Jack Clarke: A Green New Deal of action in Massachusetts
LINCOLN, MASS. — Massachusetts need its own own Green New Deal — but it needs to be a deal of action.
Although not a law but more a resolution expressing the will of the Congress on the necessity to address the climate crisis and economic inequality, the Green New Deal, filed by New York Congresswoman Alexandria Ocasio-Cortez and our own Senator Ed Markey, was killed by the Senate in a vote following no review and analysis by legislative staff, no expert testimony or committee hearings, and no floor debate. The message was clear: the U.S..Senate does not want to discuss the climate's breakdown. So we at the state level will.
The name harkens back to the New Deal and its social and economic reforms, and public works projects, undertaken by President Franklin Roosevelt in response to the Great Depression. The Green New Deal echoes Roosevelt's economic stimuli incentives and adds plans for renewable energy and resource efficiency.
FDR's New Deal was not realized in one bill in one year, but became law through various pieces of legislation over the first three years of his first administration. Beacon Hill lawmakers should also develop an ambitious multi-year plan to meaningfully confront climate change, the most urgent threat of our lifetime, in their version of a Green New Deal — but it needs to be more than a good idea. And it needs to pass.
Although the national Green New Deal is admittedly a vision statement, the Massachusetts version should be a statutory set of requirements with goals, targets, and reasonable dates that move us forward in addressing the climate breakdown.
Our version should start with and include at a minimum, laws establishing:
— Zero net carbon emissions, meaning Massachusetts emits only the carbon emissions that it can capture or reabsorb — by 2050
— An annual increase in the amount of clean energy that utilities are required to buy, leading to 100 percent renewables — by 2047.
— Environmentally responsible development of 6,000 megawatts of offshore wind energy, and quickly scaling up from there. This is well beyond the 1,600 MW required now — by 2027.
— A carbon fee: Massachusetts and eight other states, along with the District of Columbia, are presently participating in the Transportation Carbon Initiative that would cap regional transportation emissions and require fuel wholesalers to buy pollution permits for the fuels they sell. Revenues from the sale of the permits would then go back to states for investments in public transit, electric vehicles, bike lanes, and other initiatives to reduce carbon emissions in the transportation sector— by 2021. And if the regional approach fails, Massachusetts needs to be ready to go out on our own and pass a statewide carbon fee.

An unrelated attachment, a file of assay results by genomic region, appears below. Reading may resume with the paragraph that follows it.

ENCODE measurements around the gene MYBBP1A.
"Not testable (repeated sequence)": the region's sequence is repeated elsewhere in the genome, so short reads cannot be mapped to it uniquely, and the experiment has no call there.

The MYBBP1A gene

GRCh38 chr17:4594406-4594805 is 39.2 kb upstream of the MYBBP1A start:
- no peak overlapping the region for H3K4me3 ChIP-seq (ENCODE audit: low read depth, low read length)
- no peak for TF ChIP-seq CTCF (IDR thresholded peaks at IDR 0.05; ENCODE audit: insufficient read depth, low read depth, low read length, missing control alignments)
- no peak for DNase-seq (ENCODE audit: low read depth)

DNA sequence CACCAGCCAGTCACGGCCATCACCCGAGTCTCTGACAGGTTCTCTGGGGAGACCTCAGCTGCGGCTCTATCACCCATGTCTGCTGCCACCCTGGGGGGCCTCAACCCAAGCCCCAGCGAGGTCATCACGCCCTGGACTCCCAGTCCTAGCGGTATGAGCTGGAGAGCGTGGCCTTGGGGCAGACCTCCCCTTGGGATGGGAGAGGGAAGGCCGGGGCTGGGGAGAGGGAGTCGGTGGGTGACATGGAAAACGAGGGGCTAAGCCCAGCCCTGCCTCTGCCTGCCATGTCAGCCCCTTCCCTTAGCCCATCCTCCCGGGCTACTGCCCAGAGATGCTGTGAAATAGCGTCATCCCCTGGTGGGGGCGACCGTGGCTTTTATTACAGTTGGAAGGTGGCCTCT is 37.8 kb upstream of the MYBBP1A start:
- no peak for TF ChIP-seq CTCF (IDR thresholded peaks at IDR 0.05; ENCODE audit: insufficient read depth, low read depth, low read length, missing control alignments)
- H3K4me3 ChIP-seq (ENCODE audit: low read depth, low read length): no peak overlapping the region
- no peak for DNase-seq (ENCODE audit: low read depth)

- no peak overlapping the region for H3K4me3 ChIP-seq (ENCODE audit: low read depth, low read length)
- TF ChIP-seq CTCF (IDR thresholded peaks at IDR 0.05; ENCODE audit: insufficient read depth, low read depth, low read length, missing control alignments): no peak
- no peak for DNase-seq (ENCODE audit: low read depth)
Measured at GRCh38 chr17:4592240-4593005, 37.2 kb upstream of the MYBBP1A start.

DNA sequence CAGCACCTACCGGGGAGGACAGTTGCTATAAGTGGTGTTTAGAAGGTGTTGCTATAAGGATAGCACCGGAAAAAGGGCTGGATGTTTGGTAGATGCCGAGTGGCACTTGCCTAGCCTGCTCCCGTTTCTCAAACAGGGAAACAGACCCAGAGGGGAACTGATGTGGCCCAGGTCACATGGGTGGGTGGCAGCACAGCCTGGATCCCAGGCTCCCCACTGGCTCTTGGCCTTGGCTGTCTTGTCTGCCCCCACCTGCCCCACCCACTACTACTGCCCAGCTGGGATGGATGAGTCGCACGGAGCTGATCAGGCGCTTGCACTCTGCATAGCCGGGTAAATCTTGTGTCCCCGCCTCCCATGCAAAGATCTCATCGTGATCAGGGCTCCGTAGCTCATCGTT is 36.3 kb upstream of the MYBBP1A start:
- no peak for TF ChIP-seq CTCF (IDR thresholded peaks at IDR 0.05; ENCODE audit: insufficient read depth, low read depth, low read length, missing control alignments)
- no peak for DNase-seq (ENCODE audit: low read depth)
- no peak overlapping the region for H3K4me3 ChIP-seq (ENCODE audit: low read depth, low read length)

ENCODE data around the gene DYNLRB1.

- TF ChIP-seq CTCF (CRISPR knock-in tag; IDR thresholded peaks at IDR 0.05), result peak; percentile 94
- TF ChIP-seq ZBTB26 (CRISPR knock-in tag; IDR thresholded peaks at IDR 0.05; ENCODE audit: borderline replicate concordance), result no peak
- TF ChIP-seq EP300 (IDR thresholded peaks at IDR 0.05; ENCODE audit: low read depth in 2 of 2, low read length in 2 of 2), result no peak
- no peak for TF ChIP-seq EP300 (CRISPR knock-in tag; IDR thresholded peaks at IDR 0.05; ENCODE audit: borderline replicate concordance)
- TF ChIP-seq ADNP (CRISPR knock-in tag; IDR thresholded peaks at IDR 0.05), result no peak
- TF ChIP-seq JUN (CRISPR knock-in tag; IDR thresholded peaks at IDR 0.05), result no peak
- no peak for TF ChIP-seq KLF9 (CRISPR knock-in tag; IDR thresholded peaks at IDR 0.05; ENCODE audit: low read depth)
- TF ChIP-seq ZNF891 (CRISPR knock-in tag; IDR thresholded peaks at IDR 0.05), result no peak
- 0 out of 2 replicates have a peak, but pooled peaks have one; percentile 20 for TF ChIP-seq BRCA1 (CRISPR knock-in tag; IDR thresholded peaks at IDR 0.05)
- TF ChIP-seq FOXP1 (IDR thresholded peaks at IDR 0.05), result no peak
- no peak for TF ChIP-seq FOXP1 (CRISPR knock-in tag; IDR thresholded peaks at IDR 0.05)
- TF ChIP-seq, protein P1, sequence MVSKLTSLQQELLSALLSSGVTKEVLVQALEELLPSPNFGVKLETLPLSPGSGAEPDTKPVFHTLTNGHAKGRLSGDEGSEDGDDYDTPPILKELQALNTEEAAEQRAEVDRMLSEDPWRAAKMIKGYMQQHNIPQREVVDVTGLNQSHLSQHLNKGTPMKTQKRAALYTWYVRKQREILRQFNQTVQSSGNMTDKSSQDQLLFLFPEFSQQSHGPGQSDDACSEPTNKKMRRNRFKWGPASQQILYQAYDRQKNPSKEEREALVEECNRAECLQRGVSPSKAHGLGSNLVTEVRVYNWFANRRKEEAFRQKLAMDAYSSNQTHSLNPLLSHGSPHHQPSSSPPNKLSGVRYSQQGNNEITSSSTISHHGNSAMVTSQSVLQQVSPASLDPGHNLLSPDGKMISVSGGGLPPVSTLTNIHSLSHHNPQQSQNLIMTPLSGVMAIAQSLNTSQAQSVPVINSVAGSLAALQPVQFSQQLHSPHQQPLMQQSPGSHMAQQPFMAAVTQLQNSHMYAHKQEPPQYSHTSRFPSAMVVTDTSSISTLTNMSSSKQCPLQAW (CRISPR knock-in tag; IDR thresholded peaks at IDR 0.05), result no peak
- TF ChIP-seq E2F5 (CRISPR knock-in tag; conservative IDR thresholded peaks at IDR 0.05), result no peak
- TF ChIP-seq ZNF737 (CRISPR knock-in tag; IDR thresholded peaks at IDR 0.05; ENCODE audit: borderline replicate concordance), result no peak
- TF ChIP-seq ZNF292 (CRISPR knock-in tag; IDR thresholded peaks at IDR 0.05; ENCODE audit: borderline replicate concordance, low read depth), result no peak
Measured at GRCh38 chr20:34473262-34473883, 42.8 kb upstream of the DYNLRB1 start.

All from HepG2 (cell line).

— Improved solar options: allow net metering not just for Massachusetts homes but for all non-residential solar facilities to free up Bay State businesses and communities to build more solar projects, create more jobs, and allow for millions of dollars of investments — by 2021.
— Create green jobs: Mobilize the academic and research assets of the Commonwealth to more fully contribute to the innovation economy and create more green jobs. This will require increased investments of private and state funds in Massachusetts' 114 colleges and universities to research and apply advanced technologies in the fields of deep-water offshore wind energy, solar, carbon capture and re-use, and long-term high quantity battery storage. This investment in education and innovation would unleash clean energy jobs. Although there are 110,700 such jobs in the Commonwealth workforce today, it's still just 3 percent of Massachusetts employment. It needs to grow substantially — by 2021.
— Environmental, social and economic justice principles should be embedded in all newly passed state laws whereby the power of communities of color, low-income, rural, indigenous, under-represented and non-English speaking residents in Massachusetts would be harnessed to help eradicate environmental racism and classism, to create healthy, and sustainable communities — by 2019.
The changes we experience today, such as stronger storms, accelerated sea-level rise, and intense heat are just the beginning of what should be expected.
There needs to be a sense of urgency on Beacon Hill when it comes to our climate emergency, especially as recent reports from the Intergovernmental Panel on Climate Change and the National Climate Assessment warn we have only 12 years to figure out a solution before things really start to fall apart.
For my grandchildren, six-year-old Haley and her five-year-old brother Jack, who will be teenagers in 12 years, it is time for lawmakers to act, and to act now.
Jack Clarke is the director of public policy and government relations at Mass Audubon.
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